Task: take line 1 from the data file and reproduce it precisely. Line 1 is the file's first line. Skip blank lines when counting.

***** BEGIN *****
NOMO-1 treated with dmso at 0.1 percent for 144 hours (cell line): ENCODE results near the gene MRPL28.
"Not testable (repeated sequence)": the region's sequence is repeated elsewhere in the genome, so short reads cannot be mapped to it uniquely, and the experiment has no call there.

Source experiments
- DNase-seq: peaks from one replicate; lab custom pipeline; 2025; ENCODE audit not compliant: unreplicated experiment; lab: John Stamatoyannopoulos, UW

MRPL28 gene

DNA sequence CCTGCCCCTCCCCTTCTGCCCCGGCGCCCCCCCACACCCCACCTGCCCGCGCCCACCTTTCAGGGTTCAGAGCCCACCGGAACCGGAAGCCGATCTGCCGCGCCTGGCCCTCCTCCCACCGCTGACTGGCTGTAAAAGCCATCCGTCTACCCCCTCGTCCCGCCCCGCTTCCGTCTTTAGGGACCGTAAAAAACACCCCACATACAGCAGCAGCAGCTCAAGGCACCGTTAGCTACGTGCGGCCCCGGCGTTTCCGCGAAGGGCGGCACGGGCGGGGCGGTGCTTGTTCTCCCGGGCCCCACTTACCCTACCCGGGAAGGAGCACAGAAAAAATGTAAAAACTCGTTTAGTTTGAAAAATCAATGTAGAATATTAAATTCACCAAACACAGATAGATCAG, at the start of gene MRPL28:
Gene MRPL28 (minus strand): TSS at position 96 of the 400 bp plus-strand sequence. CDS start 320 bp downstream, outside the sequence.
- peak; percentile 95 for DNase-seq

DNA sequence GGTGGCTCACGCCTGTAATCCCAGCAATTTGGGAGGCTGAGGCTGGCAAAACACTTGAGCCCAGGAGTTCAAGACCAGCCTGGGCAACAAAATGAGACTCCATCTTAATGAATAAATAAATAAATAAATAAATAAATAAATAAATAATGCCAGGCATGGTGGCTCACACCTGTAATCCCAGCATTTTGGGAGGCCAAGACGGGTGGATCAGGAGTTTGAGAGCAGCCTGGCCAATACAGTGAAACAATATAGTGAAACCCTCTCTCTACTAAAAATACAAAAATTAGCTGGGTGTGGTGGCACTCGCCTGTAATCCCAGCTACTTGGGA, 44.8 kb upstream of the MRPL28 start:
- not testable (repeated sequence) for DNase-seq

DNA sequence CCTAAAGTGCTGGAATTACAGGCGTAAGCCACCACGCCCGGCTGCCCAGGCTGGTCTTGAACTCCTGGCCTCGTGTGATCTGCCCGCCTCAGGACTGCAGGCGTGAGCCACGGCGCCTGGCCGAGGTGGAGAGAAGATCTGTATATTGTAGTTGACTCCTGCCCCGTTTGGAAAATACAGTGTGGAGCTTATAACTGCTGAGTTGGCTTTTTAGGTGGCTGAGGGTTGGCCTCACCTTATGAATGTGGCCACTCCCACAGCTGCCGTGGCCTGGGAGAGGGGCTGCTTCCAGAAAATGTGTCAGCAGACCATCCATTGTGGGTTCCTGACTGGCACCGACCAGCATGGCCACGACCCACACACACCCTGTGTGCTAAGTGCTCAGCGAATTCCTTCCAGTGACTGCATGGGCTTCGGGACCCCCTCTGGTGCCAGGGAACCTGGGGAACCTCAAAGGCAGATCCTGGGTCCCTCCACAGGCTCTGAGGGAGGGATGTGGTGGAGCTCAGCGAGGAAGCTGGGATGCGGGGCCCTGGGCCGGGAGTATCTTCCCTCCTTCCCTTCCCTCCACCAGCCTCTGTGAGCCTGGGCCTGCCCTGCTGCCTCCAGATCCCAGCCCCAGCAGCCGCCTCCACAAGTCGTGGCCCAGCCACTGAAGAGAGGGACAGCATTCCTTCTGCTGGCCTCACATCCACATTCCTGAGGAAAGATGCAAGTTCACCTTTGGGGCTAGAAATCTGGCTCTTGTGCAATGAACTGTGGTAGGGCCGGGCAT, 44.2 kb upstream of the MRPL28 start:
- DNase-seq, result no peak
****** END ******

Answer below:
NOMO-1 treated with dmso at 0.1 percent for 144 hours (cell line): ENCODE results near the gene MRPL28.